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Windows on a medieval world: medieval piety as reflected in the lapidary literature of the Middle Ages
By Richard A. Beinert
Master’s Thesis, Memorial University of Newfoundland, 2003
Abstract: The lapidary literature of the Middle Ages has been overlooked as a source for the study of medieval Christian piety. These stone-lists, which expounded the magical and medicinal powers of stones, enjoyed a broad circulation throughout Europe both as Latin scientific writings as well as popular vernacular medicinal and religious texts. Recent scholarship in medieval lapidary has tended to marginalize the texts, treating them either as naive prolegomena to modern scientific studies or as examples of an undercurrent of fabulous or pagan life. Investigations in the manuscript sources and distribution of the lapidary texts, however, show that the medieval lapidary was a popular, creative, and widely used genre of literature throughout European civilization. Scientific writers sought to explain the formation and various virtues of stones within the Aristotelian framework of medieval scholarship. Encyclopedic lapidaries were also used in the university and royal court alike. Theological reflections within the literature claim divine authorship for the powers and virtues of stones as framed within the medieval doctrine of exemplarism. The vernacular language lapidary texts also give indication of the contours and characteristics of the popular piety of the unlettered masses. Given this broad spectrum of medieval society which is reflected within the lapidary texts, the lapidary literature of the Middle Ages is a veritable ‘treasure chest’ for the student of medieval religious life, offering a panoramic view of the religious piety – both scholarly and popular – of medieval European civilization.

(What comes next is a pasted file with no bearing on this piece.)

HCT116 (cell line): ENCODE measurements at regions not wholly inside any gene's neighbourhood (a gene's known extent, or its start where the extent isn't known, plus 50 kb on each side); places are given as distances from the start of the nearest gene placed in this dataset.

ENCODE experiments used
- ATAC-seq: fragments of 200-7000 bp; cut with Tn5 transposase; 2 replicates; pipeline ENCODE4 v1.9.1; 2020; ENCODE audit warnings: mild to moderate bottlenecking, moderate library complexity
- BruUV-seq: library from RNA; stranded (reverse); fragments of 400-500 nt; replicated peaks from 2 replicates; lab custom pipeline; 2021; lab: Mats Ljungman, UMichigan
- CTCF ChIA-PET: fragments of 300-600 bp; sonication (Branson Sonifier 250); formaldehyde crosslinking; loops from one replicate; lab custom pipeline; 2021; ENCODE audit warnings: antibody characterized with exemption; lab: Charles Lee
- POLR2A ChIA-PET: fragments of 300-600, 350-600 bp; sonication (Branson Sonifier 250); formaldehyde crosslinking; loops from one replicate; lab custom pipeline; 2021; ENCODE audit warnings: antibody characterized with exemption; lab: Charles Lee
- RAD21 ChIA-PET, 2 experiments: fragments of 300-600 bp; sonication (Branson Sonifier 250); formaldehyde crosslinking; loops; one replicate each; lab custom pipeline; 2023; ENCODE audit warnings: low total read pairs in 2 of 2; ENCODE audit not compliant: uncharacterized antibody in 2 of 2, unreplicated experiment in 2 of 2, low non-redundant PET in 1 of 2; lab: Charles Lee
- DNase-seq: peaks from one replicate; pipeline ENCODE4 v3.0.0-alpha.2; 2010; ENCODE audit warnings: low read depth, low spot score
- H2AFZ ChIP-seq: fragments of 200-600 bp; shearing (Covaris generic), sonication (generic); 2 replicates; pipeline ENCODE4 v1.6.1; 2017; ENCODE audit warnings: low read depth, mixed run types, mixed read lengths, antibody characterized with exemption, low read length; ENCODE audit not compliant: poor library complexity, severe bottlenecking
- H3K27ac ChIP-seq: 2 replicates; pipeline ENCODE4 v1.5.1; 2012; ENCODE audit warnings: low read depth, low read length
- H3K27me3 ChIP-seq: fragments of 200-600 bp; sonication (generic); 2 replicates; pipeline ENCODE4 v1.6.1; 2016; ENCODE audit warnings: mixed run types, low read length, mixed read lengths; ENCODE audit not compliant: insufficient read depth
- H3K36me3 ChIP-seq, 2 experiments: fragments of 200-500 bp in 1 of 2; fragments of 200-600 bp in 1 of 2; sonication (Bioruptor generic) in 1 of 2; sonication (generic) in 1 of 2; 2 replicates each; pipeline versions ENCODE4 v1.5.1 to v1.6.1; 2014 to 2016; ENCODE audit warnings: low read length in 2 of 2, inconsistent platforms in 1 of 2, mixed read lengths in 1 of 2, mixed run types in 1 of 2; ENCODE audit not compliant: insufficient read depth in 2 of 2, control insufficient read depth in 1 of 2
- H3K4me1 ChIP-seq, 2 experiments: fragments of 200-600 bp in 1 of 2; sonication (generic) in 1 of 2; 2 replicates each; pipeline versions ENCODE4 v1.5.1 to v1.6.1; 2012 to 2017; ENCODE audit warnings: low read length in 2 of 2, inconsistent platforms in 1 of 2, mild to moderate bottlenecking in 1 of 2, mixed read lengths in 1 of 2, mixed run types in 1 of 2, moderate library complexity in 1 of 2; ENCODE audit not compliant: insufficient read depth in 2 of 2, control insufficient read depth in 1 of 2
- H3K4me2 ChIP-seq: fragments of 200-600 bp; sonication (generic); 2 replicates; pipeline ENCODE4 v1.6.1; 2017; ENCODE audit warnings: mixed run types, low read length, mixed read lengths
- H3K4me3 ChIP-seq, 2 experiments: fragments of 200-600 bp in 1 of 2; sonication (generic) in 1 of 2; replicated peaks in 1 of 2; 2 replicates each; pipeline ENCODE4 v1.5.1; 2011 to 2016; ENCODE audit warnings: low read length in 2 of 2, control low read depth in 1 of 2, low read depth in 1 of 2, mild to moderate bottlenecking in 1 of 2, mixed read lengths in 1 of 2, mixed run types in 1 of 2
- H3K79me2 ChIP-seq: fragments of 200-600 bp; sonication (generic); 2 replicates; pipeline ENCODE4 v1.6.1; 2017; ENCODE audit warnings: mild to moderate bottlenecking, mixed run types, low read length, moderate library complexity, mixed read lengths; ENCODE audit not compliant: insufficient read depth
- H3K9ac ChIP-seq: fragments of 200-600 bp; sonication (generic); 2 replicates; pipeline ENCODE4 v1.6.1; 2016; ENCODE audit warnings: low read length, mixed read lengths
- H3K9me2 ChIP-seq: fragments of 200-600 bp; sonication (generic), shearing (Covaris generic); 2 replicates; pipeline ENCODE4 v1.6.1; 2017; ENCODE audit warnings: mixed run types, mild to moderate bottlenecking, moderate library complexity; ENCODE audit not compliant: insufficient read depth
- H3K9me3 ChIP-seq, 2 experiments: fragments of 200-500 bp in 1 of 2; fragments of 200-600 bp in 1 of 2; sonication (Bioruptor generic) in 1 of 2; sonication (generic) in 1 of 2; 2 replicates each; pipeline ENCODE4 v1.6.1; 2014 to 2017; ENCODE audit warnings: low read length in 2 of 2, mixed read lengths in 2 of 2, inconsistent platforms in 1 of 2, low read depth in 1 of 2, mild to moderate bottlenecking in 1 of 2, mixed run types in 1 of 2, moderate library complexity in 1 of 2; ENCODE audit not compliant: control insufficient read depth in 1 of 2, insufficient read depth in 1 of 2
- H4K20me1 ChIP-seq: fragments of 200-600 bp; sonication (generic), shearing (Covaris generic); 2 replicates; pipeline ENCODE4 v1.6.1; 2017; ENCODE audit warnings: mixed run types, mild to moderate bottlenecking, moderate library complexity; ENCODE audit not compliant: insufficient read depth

Introduction: Peter Kitson, in his study of Anglo-Saxon lapidary texts, writes “jewels have always fascinated man. They have been admired simply for their beauty-their depth of colour and their different propensities for catching and reflecting light. The combination of these qualities, rare in nature, has encouraged the attribution to them of many magical and medical powers.” In the Middle Ages, from the eleventh to the fourteenth century, this fascination in stones and their powers exploded throughout European society as evidenced by the significant corpus of extant lapidary literature from every corner and strata of European civilization. Yet modern studies of these lapidary texts have not taken their historical provenance fully into consideration. As such, the corpus oflapidary literature has not been studied to the full potential of what it can offer modem students of the Middle Ages. Given the broad cultural fascination with stones, and the broad social and linguistic distribution of the lapidary texts, medieval lapidary traditions present a unique literary phenomenon that offer a rare window on medieval European culture and society, providing modem students of the Middle Ages an unparalleled vantage point from which they may view the entire breadth of medieval culture and society.